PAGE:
Imagine a gym shirt that tells an app your body temp and heart rate, or could alert you before an asthma attack happens. What if your plant fertilizer reminded your cell phone when it was time to water? The Internet of things will soon make things like this a reality.
But how to power those trillions of devices? In the next ten years, the Internet of things could result in the disposal of about 300 million batteries a day across the globe. Michigan Engineers are working to solve this problem, creating ultra low-power wireless integrated circuits & systems that are able to make quick decisions locally that save energy in processing power.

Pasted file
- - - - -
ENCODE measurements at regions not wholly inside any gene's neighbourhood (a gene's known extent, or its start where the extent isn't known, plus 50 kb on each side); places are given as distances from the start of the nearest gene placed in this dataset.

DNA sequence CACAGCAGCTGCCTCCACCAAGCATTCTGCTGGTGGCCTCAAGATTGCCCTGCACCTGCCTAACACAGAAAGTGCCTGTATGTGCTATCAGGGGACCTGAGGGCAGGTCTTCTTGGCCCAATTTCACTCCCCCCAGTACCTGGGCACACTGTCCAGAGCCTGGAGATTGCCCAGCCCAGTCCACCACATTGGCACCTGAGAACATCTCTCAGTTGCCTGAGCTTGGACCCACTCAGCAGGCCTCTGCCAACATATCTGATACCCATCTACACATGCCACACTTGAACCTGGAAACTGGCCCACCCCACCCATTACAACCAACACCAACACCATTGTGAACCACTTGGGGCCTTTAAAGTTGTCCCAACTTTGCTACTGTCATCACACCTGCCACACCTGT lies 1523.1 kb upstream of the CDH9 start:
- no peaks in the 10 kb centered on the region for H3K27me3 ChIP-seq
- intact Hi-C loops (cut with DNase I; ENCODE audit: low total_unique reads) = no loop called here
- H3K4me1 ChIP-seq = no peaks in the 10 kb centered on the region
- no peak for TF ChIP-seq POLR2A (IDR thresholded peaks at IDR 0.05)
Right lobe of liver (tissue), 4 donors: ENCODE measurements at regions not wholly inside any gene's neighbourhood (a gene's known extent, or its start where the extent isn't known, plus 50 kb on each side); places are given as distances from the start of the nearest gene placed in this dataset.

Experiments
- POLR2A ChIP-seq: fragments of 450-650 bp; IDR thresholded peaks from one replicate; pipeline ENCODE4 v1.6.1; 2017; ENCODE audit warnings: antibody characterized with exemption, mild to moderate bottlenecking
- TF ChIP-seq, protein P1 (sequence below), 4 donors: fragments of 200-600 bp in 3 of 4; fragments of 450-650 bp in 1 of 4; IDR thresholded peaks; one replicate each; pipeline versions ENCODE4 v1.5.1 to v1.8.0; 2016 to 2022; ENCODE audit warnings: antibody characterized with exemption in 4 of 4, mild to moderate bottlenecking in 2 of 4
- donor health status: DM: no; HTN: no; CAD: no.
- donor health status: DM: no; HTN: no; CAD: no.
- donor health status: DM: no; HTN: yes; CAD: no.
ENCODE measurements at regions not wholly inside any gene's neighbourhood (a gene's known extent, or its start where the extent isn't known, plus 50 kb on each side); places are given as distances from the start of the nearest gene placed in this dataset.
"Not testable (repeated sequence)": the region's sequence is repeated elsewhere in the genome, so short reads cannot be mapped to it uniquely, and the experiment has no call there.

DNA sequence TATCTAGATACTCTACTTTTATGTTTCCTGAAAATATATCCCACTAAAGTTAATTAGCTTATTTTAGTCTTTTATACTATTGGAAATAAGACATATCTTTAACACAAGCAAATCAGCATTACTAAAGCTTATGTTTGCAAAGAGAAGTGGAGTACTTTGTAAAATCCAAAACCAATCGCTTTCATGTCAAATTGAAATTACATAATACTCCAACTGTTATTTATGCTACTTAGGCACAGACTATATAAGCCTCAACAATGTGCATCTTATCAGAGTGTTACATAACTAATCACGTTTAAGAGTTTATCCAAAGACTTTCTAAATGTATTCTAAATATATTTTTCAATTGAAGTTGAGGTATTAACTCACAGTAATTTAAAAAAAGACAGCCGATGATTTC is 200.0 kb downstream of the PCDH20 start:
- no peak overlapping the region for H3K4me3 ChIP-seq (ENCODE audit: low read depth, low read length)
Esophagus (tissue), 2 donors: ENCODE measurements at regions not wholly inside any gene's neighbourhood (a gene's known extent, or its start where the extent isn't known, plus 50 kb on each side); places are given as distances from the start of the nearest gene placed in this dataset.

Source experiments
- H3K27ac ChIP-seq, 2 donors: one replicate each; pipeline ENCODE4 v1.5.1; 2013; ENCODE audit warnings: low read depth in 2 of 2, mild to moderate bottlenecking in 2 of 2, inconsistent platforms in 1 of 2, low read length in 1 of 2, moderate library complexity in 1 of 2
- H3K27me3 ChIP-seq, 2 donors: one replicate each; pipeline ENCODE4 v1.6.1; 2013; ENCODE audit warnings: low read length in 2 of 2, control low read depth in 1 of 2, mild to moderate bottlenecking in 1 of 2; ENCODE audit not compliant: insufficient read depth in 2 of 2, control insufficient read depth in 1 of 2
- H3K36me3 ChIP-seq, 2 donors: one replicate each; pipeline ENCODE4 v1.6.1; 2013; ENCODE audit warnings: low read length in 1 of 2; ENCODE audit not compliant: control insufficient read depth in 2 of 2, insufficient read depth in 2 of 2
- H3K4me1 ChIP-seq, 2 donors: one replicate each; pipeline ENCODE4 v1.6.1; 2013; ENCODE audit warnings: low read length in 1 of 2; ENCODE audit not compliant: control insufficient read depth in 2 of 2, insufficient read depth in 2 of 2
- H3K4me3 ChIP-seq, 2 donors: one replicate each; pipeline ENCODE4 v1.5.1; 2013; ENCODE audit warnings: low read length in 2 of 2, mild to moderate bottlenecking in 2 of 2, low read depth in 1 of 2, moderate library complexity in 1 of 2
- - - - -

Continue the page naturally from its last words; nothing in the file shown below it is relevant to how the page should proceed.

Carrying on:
About the Professor
David Wentzloff is an Associate Professor of Electrical Engineering and Computer Scienceat the University of Michigan College of Engineering. His research focuses broadly on low-power integrated circuits (ICs) for wireless communication in energy-constrained and volume-constrained applications. His Wireless Integrated Circuits & Systems Group focuses on synthesizable all-digital radios and radio building blocks, wireless body sensor networks, and radios and interfaces for the mm-scale class of computers.